The Eurofighter Board of Management consists of the Chief Executive Officer and three Chief Operating Officers. One of them is the COO Programmes overseeing the Management of the existing contracts. Since 1 September 2008 this position is held by Trevor King. A good reason to present him to a wider Eurofighter community. Trevor joined BAE Systems in 1976 as an under-graduate apprentice taking Aeronautical Engineering at Loughborough University. After graduating, he worked in Future Projects involved with Advanced Short Take Off Combat Aircraft to replace the Harrier and Jaguar. In 1987 he moved in the Commercial Directorate working on preparations and pricing for Al Yamamah 2, then in early 1991, he was re-assigned as Head of Strategy and Planning responsible for Military Aircraft Limited's Business Plan and the merger team creating the Dynamics/Matra Joint Venture. In 1991, Trevor transferred to Farnborough to establish the Defence Company Headquarters formulating overall Defence Business Strategy & Planning, in particular working on the planned future divestment of Royal Ordnance. He came back to the Military Aircraft Division in 1993 as Head of Project Harrier II (UK) working with McDonnell Douglas (USA) delivering the new build Harrier T10, the establishment of 20R OCU Squadron at RAF Wittering and the update of Harrier GR7. Trevor King (right) was BAE Systems’ Eurofighter Typhoon Programme Manager since 2004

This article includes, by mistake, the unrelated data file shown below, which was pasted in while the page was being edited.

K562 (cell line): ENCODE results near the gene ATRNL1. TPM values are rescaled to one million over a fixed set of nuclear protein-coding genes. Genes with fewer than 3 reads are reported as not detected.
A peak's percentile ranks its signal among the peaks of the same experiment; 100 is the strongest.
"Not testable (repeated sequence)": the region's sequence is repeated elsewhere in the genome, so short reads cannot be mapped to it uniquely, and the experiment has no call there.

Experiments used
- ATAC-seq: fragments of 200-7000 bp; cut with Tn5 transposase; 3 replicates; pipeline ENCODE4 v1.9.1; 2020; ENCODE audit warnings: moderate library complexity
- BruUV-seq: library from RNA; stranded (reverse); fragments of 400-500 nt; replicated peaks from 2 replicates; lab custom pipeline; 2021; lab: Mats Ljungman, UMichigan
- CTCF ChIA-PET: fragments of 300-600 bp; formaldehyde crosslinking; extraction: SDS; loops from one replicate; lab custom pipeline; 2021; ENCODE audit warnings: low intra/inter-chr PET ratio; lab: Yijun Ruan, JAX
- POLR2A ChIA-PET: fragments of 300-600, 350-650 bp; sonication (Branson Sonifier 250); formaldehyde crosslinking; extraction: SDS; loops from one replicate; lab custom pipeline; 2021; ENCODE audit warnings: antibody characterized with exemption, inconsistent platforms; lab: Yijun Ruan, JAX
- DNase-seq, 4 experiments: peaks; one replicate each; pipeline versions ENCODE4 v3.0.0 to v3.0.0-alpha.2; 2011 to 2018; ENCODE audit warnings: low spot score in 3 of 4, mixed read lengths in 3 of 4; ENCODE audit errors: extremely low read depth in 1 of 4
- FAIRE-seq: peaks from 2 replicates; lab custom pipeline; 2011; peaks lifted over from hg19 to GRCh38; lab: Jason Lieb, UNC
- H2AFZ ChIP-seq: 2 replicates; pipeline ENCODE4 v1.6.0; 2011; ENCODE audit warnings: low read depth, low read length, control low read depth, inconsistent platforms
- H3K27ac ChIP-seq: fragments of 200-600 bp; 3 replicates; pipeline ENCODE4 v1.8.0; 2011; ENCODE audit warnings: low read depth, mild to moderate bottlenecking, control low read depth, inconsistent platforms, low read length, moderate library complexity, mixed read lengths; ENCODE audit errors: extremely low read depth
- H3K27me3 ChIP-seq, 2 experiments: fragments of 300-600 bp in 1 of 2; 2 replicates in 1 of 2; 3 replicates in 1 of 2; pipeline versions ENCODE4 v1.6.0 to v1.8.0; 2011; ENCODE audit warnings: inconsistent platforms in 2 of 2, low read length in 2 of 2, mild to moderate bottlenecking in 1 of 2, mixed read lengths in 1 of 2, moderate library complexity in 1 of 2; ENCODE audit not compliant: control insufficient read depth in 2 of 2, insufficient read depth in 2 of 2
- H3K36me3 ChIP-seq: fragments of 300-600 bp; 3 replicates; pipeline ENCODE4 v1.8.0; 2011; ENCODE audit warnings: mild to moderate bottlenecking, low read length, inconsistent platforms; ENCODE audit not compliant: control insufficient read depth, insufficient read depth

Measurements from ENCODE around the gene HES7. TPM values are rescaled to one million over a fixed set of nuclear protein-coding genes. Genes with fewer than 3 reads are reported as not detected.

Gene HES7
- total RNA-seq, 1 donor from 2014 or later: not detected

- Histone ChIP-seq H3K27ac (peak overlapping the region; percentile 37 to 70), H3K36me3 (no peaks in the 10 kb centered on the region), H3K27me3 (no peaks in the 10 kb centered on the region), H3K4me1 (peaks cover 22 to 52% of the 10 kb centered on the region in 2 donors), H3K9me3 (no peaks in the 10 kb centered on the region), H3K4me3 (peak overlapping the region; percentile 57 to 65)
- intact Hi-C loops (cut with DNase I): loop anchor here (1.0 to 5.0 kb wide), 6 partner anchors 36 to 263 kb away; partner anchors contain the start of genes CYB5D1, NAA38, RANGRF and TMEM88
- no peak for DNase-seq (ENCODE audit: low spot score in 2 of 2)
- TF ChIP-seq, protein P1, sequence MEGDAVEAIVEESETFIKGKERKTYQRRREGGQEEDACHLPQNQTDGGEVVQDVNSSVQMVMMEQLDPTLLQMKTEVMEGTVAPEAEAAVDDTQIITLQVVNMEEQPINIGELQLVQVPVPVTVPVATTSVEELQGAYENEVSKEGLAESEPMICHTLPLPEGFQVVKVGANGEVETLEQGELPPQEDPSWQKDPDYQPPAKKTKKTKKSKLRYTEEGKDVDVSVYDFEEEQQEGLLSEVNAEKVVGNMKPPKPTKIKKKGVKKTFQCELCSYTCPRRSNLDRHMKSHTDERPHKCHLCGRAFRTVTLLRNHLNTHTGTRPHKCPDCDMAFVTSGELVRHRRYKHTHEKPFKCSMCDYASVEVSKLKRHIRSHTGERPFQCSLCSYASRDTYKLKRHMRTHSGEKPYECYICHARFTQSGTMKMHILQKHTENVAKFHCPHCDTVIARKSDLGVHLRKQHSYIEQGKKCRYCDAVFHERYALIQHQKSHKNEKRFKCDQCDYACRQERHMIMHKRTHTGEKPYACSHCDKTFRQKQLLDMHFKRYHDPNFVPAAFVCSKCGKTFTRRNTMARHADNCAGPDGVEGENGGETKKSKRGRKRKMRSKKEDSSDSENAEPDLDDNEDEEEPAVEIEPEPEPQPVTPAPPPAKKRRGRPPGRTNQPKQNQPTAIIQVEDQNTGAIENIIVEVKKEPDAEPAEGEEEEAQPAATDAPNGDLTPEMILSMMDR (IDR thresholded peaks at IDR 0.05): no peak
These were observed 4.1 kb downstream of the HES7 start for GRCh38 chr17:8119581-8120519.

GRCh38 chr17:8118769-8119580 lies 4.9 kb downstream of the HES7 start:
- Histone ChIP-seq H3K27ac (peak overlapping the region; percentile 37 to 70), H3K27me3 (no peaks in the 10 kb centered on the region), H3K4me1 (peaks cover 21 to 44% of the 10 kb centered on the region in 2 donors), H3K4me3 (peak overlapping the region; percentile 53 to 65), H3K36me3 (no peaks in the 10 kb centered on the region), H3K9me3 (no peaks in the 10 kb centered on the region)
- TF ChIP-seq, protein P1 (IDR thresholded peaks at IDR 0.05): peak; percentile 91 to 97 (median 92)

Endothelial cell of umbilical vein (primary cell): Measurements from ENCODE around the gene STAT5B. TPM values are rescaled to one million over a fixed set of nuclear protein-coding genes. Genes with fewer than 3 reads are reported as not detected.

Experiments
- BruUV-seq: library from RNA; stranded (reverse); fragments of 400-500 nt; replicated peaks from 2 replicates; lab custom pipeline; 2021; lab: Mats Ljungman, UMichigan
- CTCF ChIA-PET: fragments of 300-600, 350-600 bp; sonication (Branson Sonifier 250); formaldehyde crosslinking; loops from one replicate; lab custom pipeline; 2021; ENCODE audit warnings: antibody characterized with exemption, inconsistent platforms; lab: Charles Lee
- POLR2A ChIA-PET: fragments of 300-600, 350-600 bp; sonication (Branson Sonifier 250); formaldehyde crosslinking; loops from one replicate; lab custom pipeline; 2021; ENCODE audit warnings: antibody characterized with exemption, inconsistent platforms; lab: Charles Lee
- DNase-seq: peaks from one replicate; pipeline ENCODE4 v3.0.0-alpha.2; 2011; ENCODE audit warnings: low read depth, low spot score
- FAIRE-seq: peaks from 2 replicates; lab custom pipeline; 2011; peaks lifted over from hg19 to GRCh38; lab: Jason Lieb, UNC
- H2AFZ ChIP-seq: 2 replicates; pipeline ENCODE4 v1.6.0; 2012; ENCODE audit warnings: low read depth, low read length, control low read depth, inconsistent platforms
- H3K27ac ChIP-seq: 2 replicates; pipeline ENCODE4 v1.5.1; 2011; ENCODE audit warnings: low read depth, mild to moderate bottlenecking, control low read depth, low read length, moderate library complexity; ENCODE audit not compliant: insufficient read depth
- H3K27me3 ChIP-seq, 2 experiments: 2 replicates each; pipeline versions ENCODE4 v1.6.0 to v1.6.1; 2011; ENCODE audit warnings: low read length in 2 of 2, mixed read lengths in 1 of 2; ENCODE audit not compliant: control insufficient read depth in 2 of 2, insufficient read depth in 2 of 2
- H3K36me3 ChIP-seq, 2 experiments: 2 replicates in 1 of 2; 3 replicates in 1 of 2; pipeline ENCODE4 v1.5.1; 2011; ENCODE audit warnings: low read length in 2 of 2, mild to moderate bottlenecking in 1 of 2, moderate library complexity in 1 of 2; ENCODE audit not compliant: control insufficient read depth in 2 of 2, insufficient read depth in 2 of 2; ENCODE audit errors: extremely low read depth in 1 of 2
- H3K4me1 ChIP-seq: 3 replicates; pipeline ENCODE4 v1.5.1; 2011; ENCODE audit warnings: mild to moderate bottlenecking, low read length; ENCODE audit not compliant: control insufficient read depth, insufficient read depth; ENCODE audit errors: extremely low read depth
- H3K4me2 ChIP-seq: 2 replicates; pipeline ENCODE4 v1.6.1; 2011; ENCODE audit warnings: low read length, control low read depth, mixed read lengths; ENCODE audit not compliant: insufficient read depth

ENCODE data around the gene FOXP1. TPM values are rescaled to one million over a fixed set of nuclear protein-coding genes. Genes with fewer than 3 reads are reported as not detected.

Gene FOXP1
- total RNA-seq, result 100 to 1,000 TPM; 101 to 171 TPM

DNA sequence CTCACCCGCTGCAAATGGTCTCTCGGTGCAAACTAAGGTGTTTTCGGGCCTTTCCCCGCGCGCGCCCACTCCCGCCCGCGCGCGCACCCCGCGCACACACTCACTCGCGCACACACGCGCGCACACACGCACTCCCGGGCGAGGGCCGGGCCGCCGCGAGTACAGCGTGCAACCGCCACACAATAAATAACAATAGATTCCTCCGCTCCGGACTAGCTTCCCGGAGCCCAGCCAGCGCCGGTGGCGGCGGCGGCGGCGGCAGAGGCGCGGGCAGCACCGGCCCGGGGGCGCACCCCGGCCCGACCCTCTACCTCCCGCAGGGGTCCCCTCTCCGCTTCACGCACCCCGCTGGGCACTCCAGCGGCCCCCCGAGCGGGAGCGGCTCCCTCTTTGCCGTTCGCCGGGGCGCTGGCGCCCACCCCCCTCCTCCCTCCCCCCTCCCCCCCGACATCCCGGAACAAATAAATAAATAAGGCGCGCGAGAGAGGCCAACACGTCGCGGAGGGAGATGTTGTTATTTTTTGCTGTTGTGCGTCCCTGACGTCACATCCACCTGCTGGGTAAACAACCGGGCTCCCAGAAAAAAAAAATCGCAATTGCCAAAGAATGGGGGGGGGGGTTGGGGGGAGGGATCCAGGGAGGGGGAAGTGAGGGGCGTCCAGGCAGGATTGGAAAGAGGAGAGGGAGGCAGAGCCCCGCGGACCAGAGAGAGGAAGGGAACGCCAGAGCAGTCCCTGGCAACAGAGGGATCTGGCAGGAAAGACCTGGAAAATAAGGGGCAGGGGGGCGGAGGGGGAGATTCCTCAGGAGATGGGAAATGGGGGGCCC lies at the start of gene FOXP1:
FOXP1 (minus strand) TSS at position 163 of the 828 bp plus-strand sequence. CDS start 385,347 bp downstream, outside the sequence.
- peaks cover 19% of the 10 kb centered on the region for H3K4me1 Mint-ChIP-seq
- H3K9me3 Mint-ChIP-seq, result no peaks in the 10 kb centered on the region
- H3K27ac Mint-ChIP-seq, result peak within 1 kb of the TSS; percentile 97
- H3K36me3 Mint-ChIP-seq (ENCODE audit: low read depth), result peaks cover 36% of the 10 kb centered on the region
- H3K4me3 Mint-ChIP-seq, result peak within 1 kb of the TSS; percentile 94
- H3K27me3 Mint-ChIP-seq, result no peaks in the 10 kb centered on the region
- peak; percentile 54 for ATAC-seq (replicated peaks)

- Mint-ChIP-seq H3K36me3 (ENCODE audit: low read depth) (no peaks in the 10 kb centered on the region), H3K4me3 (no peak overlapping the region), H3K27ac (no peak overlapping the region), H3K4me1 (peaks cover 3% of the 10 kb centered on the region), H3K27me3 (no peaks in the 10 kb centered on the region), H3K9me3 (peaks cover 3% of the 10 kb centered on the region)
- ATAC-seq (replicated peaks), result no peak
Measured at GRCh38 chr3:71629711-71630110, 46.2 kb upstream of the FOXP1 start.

In 1995, Trevor was appointed Operations Director, Eurofighter Integrated Logistics Support where he was responsible for co-ordinating, securing and negotiating the Procurement contracts with the Nations to secure eleven Support contracts valued at over £1.5B over 10 years. In 2000 as In Service Support Director he led the UK team to deliver the full range of support to the RAF, culminating in 2003 with the successful Typhoon entry into service with the Royal Air Force under "Case White". In early 2004, he was appointed to the position of Programme Director for Typhoon, with responsibility within BAE Systems for completing the development of Eurofighter, the BAE Systems share in building 148 Tranche 1 production aircraft (55 UK delivered between 2004 and 2007), the BAE Systems contribution to development and build of the 236 new Tranche 2 and 15 Austrian exports. In 2007, the role extended to secure and launch the next phase of Typhoon development (First Batch Enhancements) and build of 72 aircraft for Saudi Arabia. In 2007 sales were £900M and workforce 2000. In August 2008 Trevor joined Eurofighter GmbH in the post of Chief Operating Officer Programmes. Trevor is married with a son and a daughter. In his spare time he plays golf, enjoys bird watching and listening to music.